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[Openvpn-users] Using OpenVPN to assign public IPs


  • Subject: [Openvpn-users] Using OpenVPN to assign public IPs
  • From: Cirroc <cirroc@xxxxxxxxx>
  • Date: Wed, 07 Nov 2007 09:26:31 -0500

Good Afternoon,

I've been running into the wall with an OpenVPN installation, and was 
hoping someone might have experience or ideas on how to figure out the 
best way to proceed.
I've been hitting my head against the wall on this for a while, but 
perhaps someone more experienced with OpenVPN can make this a bit easier.

We're trying to support a legacy application, originally written in the 
mid 1990s. The Application is designed to talk directly peer to peer- It 
connects to the other machines directly.
We're working on replacing the legacy system,  but until we do, it's the 
world we're stuck with, and we're trying to make it work at all.

Essentially, we need any arbitrary machine to be able to have a public 
IP on the real internet, so both users WITH the vpn or WITHOUT the VPN 
can see them.

Our first attempt to fix this involved  using OpenVPN to put them all on 
one virtual LAN. Each person who installed our test OpenVPN client was 
given a 10.8.0.X address, and could connect to all the other machines.
This functioned well, and we were excited, but we'd like to go one step 
further.
The problem is that currently, people who don't have the VPN client 
installed can't connect to those who do.. We'd like to set up OpenVPN to 
hand out publicly routable IP addresses, such that the outside world can 
then contact each user running the VPN client.

We've rented a virtual server for testing, that has a series of IP 
addresses in the form of venet0, 1, etc, as shown below.

venet0:0  Link encap:UNSPEC  HWaddr 
00-00-00-00-00-00-00-00-00-00-00-00-00-00-00-00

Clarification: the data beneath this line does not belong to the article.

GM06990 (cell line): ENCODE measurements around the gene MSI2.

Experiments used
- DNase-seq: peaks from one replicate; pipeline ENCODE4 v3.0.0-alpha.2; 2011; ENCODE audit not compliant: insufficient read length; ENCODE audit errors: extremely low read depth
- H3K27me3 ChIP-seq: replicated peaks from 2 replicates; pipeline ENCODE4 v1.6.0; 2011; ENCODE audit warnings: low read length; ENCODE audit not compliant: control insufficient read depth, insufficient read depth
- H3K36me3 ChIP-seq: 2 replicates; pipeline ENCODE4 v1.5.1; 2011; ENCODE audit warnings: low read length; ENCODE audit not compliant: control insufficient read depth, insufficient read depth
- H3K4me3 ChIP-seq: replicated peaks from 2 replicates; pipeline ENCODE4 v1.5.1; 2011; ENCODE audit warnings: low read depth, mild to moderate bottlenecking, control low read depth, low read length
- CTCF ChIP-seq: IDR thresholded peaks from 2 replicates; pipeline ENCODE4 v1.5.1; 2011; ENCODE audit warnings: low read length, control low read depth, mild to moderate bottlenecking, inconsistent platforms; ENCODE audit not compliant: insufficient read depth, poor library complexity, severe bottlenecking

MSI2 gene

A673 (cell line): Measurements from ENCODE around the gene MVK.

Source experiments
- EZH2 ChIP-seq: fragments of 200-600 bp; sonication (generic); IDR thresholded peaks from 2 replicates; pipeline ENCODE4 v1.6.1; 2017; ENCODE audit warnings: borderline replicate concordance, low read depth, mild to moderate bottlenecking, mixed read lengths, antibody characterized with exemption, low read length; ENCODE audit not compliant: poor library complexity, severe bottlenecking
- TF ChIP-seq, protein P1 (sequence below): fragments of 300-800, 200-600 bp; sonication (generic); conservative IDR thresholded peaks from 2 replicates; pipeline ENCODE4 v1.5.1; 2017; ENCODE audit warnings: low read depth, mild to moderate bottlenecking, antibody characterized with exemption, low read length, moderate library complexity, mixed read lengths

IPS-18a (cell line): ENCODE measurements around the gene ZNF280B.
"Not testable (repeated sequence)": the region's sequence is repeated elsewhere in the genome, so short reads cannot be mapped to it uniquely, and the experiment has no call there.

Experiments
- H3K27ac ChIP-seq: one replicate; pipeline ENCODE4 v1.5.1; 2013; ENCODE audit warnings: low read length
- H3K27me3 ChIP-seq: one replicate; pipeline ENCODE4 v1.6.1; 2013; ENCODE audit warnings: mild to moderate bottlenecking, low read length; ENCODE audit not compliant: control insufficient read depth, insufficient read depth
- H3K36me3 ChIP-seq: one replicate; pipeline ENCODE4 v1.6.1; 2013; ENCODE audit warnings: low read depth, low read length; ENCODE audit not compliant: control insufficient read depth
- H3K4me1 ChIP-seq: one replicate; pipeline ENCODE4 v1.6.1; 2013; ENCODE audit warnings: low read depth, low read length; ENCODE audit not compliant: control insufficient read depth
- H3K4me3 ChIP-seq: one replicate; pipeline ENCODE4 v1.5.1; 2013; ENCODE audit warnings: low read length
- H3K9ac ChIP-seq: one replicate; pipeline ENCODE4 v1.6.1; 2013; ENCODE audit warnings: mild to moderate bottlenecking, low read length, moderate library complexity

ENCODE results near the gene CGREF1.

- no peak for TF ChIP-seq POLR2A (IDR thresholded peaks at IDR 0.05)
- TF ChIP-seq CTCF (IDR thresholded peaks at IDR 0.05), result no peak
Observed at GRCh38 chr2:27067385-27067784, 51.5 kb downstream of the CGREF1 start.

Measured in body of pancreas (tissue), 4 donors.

inet addr:XX.XX.XX.XXX1  P-t-P:XX.XX.XX.XXXX  
Bcast:XX.XX.XX.XXXX  Mask:255.255.255.255

venet0:1  Link encap:UNSPEC  HWaddr 
00-00-00-00-00-00-00-00-00-00-00-00-00-00-00-00
      inet addr:XX.XX.XX.XXX2  P-t-P:XX.XX.XX.XXXX  Bcast:XX.XX.XX.XXXX  
Mask:255.255.255.255

venet0:2  Link encap:UNSPEC  HWaddr 
00-00-00-00-00-00-00-00-00-00-00-00-00-00-00-00
      inet addr:XX.XX.XX.XXX3  P-t-P:XX.XX.XX.XXXX  Bcast:XX.XX.XX.XXXX  
Mask:255.255.255.255

venet0:3  Link encap:UNSPEC  HWaddr 
00-00-00-00-00-00-00-00-00-00-00-00-00-00-00-00
      inet addr:XX.XX.XX.XXX4  P-t-P:XX.XX.XX.XXXX  Bcast:XX.XX.XX.XXXX  
Mask:255.255.255.255
   We'd love to have someone work with us to help set this up.

An example of how this might be used:

user A isn't behind a firewall.
user B is behind a Linksys NAT device, with the ports forwarded
user C is behind a Linksys NAT device, without the ports forwarded.
user D is behind a different Linksys NAT device, without the ports 
forwarded.

Currently, users A and B can connect to one another all they want. The 
program works, just like it did in the mid 90s. No firewalls get in the 
way.
If one of them tries to connect to user C, their connection is blocked 
when the program tries to do the P2P connection to them.
If B and C try to connect, it doesn't work at all.

Instead, I've currently set up a test VPN, so that they get a 10.8.0.X 
address.. User C and D install this VPN and can connect to each other, 
since they are behind the LAN, but user B and A can't connect to either 
of them, since their IP isn't public.

If we gave user C and D a public IP when they install the VPN, they can 
connect to A or B easily, but still talk with each other (C and D).

Does that make sense?


We're working on cleaning up this mess by re-writing and refactoring, 
but until it's set up, we need a way to make it work. There have been 
guides to setting up the port forwarding for years, but that's too 
complex for most of the users.
With a VPN package, I can have them all share a key, so it's just a 
point and click install. I'm not worried about the security of it, since 
all you can do through the VPN is use the ports which we're leaving open 
for the program.
Essentially, since all the traffic passes through the server, I can use 
iptables to restict the traffic to only the few known-good ports that 
the application needs.
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